Small town Iowa girls don't often take far trips from home. From birth to age 17 the longest trip I had taken was a three-hour road trip to my uncle's house in Weeping Water, Nebraska. Then my mom blew everything out of the water. Attempting to get me away from an abusive high-school boyfriend, she loaded me on a plane and sent me 8 flight hours away to the European continent.
Now, don't go thinking this was normal for my family. We grew up on hand-me-down clothes and Hamburger Helper with twice the noodles and half the meat. Fate just happened to intervene that year and I became the first student hosted by our local Lions Club in a Youth Camp and Exchange Program. Traveling to Brussels with 25 Iowa teenagers and then embarking on a 6-week solo adventure with host families in the Netherlands was the most frightening enterprise imaginable.
I came home at the end of that summer an altogether different girl (yes, I did get rid of the loser of a boyfriend soon after). Wanderlust has been a part of me ever since. It prompted me to study Hospitality Management and released me from the Midwest to see the world. Working seasonal hotel jobs, I lived on Cape Cod in Massachusetts and all over the state of Alaska. Because they were seasonal jobs, and in the tourism industry, I was also afforded months of open-ended travel. My mid-twenties found me gallivanting around the globe and culminated in a 4-month backpacking/cruising trip that hopped from the Caribbean to western Mexico, from southeast Asia to Australia and New Zealand. Those are the days that spoiled me!
|My 1st trip away from home,|
at the Kinderdijk in the Netherlands
I'm married to a native Utahn and that has been my dwelling place for the past 9 years. Within 9 months of moving here I had experienced more of what this diverse state has to offer than a close friend who'd been going to school here more than 3 years. As a married couple, and now as a family with four young boys, we've made it a priority to continue getting out to see what there is to see.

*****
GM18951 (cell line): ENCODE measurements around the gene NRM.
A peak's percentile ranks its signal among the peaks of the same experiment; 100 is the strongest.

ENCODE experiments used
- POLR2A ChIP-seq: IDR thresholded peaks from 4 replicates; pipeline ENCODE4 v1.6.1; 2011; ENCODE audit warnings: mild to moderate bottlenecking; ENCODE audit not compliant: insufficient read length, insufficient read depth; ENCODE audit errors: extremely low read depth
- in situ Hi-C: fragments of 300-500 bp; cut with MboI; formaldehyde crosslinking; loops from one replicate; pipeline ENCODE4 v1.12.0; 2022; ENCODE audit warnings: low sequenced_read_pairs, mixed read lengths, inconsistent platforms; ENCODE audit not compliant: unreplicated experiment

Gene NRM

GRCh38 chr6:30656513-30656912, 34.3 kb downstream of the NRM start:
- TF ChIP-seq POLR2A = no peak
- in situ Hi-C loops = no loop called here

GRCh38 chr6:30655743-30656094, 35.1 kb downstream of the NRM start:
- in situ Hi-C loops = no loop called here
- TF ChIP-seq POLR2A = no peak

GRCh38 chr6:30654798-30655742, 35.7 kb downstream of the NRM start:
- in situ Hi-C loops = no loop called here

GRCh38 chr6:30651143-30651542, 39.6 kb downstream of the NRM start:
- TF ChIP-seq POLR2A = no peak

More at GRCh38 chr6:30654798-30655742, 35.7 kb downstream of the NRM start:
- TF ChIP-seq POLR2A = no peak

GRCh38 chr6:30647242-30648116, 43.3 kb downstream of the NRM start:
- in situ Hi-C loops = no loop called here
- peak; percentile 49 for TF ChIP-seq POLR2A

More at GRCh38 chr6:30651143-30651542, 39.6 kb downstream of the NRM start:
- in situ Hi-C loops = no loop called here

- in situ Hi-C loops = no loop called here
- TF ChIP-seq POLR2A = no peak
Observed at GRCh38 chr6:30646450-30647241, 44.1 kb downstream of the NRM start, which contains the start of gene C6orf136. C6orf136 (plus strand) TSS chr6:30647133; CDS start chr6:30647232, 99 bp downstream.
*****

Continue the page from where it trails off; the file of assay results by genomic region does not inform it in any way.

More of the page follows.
People often give us long sideways glances after hearing of the next trip we're planning or reading about our latest exploits on our family blog, It's What We Do. What they usually fail to understand is that while they're spending their expendable cash on clothes, eating out, and movies, we're bundling ours together and escaping the humdrum of our every day lives. The ultimate example of these glances, and our own sacrifices, was a 6-week trip to Europe in celebration of my husband's college graduation and our oldest son's 1st birthday. More than anything, traveling with my family proves to myself that I am still me and the doors of the world didn't close when I said, "I do."
|At the baron's house in Yvoirre, France|
A day does not go by without me gazing out my window wondering where else there is to be. Traveling is now inherently in me. I used to passionately proclaim that, "You don't have to settle down until your kids are in school!" I want my family to share the world with me. Some argue that toddlers and infants are too little to even know, that world travel is wasted until they're old enough to read about the places they are going. I don't agree. My 5-year-old son (you'll get to know him as "B") is a map-lover! He will stop every 10 steps on a trail or in a museum, lay down his map, and recalculate which way we should be heading. I want him and his brothers to start out right from the beginning with a love and appreciation like that for exploring.
|Navigating in Arches National Park|
The truth is, kids can do complete K-12 programs online now. No one around me should be surprised the day I sell off all our things and strike out permanently on the open road. The world doesn't have to settle in on me!
Updated and Revised
from original post on Wandering Still